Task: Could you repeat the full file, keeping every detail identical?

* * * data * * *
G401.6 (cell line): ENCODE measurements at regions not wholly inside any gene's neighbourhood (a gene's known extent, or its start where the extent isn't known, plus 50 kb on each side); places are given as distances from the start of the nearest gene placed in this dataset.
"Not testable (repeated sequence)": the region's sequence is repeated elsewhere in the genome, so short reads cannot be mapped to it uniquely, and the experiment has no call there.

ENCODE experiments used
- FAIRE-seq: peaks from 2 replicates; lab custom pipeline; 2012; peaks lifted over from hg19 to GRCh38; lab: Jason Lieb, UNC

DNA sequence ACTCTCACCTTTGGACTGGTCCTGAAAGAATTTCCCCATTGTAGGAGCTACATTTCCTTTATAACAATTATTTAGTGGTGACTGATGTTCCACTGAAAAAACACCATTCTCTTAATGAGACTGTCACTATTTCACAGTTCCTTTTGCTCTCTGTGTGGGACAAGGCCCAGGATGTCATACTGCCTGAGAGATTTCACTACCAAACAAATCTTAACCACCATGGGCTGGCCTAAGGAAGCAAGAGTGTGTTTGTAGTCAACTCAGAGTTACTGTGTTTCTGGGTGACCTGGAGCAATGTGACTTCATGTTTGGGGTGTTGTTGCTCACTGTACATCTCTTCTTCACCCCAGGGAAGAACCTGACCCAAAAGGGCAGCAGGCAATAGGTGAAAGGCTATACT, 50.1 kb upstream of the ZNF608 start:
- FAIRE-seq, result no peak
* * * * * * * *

G401.6 (cell line): ENCODE measurements at regions not wholly inside any gene's neighbourhood (a gene's known extent, or its start where the extent isn't known, plus 50 kb on each side); places are given as distances from the start of the nearest gene placed in this dataset.
"Not testable (repeated sequence)": the region's sequence is repeated elsewhere in the genome, so short reads cannot be mapped to it uniquely, and the experiment has no call there.

ENCODE experiments used
- FAIRE-seq: peaks from 2 replicates; lab custom pipeline; 2012; peaks lifted over from hg19 to GRCh38; lab: Jason Lieb, UNC

DNA sequence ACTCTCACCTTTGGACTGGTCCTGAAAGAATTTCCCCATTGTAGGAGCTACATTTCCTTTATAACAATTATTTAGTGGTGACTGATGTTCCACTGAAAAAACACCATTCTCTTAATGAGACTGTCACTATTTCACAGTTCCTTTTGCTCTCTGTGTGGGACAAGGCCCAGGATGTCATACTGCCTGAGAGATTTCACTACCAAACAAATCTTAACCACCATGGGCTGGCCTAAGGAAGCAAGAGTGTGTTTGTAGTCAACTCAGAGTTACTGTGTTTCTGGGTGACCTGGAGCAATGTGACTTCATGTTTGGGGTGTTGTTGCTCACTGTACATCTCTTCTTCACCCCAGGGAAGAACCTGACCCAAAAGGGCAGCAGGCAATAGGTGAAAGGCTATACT, 50.1 kb upstream of the ZNF608 start:
- FAIRE-seq, result no peak